30. The computer-implemented process of claim 17 wherein outputting the sum of the individual weak classifiers as the trained strong classifier comprises outputting the sum
H ( x ) as H ( x ) = sign [ m = 1 M h m ( x ) ] wherein M is the total number of weak classifiers in the set of weak classifiers hm(x) is a weak classifier in the current set of weak classifiers.
31. A computer-implemented process for detecting a person's face in an input image and identifying a face pose range into which the face pose exhibited by the detected face falls comprises:
a database computing step for creating a database comprising a plurality of training feature characterizations, each of which characterizes the face of a person at a known face pose or a non-face;
a training step for training a plurality of detectors arranged in a pyramidal architecture to determine whether a portion of an input image depicts a person's face having a face pose falling within a face pose range associated with one of the detectors using the training feature characterizations; and wherein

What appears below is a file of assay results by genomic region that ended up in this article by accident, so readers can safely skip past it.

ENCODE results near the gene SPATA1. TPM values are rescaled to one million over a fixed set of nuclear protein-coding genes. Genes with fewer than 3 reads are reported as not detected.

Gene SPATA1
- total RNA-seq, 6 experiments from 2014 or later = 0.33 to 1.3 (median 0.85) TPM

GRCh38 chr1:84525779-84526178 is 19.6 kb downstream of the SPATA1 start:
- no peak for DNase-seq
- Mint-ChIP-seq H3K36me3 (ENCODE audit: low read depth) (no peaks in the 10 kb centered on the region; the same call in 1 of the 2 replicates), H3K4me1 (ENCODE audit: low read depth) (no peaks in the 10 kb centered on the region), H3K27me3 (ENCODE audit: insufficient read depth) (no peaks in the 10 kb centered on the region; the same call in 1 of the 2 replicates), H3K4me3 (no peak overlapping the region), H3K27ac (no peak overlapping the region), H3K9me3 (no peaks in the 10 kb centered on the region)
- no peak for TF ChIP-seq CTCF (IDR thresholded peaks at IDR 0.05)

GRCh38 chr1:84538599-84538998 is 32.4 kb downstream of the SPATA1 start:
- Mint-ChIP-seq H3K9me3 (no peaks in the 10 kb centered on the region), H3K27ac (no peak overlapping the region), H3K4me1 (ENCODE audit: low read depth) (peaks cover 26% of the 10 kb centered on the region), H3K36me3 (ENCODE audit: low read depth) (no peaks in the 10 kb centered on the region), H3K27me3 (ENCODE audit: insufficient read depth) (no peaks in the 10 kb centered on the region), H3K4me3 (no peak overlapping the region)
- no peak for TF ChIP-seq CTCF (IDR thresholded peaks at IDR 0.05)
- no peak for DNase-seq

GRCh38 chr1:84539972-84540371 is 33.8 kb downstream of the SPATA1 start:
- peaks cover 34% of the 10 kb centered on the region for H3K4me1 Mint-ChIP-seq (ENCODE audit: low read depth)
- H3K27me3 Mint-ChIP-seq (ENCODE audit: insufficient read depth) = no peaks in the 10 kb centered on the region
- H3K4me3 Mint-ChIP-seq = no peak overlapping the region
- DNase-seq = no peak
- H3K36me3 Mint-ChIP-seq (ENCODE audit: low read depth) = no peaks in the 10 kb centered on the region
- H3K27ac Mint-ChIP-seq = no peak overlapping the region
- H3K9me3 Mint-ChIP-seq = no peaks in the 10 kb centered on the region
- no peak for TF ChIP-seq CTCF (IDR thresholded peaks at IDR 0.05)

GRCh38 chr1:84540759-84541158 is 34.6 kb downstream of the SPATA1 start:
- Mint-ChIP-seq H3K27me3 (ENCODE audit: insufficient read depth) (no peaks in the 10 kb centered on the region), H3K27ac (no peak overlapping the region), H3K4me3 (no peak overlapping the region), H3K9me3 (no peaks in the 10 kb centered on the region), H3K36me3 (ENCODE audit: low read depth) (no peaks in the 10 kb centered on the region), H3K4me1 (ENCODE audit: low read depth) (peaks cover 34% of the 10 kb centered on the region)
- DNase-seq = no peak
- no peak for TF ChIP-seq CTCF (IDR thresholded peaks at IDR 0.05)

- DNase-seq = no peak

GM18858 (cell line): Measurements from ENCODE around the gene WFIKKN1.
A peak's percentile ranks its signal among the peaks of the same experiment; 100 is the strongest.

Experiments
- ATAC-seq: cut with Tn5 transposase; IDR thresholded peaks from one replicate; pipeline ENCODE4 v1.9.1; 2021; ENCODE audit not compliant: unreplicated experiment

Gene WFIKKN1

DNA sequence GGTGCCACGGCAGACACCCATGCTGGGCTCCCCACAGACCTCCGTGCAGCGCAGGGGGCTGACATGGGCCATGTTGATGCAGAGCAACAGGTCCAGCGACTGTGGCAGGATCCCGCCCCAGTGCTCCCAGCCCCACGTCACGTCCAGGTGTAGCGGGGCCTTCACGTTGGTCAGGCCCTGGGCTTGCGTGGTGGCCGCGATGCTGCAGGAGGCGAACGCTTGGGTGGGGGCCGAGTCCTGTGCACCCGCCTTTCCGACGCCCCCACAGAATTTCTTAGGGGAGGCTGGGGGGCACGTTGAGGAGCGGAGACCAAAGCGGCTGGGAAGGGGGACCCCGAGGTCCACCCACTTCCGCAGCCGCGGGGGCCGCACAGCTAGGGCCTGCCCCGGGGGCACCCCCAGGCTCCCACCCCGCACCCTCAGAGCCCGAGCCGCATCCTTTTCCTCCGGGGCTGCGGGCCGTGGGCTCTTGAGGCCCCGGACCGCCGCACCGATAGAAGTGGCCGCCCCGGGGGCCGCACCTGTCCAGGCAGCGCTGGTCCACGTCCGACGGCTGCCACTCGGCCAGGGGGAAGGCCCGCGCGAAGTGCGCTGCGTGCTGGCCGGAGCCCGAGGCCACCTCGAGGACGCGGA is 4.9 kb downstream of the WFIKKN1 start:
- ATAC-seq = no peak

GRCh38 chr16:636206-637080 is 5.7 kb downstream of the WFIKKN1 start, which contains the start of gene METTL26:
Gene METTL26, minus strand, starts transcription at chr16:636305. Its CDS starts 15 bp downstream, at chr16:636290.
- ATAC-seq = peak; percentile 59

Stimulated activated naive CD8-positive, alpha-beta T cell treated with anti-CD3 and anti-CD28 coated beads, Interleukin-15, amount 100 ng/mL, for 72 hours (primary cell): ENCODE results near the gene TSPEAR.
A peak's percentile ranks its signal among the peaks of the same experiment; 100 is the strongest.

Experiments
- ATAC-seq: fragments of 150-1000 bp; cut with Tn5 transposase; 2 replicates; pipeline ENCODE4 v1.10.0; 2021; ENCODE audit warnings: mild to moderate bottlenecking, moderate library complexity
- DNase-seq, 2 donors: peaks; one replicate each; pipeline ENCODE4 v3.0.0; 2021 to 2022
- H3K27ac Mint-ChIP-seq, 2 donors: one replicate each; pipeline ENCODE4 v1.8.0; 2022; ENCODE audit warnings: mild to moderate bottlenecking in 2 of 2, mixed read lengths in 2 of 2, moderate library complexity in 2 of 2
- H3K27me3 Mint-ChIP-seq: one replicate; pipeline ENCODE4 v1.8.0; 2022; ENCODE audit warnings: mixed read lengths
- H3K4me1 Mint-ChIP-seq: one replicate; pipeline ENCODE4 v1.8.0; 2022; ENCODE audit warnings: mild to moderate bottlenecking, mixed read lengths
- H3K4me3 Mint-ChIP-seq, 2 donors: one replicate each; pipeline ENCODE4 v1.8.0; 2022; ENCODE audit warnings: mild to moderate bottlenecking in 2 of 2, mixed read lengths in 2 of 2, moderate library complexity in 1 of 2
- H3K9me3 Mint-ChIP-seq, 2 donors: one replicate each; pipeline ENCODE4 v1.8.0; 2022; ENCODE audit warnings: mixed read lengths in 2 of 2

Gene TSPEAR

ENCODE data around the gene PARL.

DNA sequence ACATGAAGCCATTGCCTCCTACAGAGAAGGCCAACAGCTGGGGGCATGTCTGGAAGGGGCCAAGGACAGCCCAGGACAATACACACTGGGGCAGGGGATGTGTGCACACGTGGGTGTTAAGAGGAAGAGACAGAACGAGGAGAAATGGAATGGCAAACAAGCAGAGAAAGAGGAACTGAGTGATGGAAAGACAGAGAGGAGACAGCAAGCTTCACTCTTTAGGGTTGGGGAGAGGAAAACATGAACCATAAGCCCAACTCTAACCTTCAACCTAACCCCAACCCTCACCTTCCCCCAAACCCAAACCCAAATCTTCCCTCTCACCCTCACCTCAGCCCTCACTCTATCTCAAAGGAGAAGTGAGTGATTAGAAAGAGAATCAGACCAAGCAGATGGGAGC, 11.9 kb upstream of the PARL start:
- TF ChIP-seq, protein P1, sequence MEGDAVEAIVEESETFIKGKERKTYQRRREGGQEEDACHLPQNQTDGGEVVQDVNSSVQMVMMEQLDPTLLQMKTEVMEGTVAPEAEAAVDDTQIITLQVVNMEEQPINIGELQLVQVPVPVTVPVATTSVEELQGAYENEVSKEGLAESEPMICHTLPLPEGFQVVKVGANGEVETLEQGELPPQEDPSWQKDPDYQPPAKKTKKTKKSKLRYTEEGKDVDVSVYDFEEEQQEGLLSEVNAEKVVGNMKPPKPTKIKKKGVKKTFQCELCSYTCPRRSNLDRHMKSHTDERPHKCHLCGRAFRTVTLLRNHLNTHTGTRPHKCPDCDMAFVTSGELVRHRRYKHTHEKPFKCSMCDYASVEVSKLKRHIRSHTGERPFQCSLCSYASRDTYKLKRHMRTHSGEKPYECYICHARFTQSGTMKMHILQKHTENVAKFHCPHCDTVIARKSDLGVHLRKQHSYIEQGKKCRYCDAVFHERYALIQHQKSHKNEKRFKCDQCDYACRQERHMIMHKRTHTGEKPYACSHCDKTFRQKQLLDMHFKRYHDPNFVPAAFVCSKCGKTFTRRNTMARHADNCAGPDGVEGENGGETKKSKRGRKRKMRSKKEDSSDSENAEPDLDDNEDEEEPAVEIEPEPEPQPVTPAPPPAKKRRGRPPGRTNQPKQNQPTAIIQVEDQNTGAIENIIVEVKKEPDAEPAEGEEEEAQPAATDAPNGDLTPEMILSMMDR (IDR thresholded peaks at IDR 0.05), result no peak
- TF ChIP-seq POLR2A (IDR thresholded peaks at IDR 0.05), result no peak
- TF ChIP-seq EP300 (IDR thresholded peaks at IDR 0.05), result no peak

said detectors using a greater number of feature characterizations are arranged at the bottom of the pyramid, and
said detectors arranged to detect finer ranges of face pose are arranged at the bottom of the pyramid; and wherein the program module to train a plurality of detectors comprises sub-modules to,
(a) an inputting step for inputting a set of training examples, a prescribed maximum number of weak classifiers, a cost function capable of measuring the overall cost, and an acceptable maximum cost;
(b) a weak classifier computing step for computing a set of weak classifiers, each classifier being associated to a particular feature of the training examples,
(c) a most significant classifier determining step for determining which of the set of weak classifiers is the most significant classifier;
(d) an adding step for adding said most significant classifier to a current set of optimal weak classifiers;
(e) a least significant classifier determining for determining which of the current set of optimal weak classifiers is the least significant classifier;
(f) a first cost computing step for computing the overall cost for the current set of optimal weak classifiers using the cost function;
(g) a least significant classifier conditional removing step for conditionally removing the least significant classifier for the current set of optimal weak classifiers;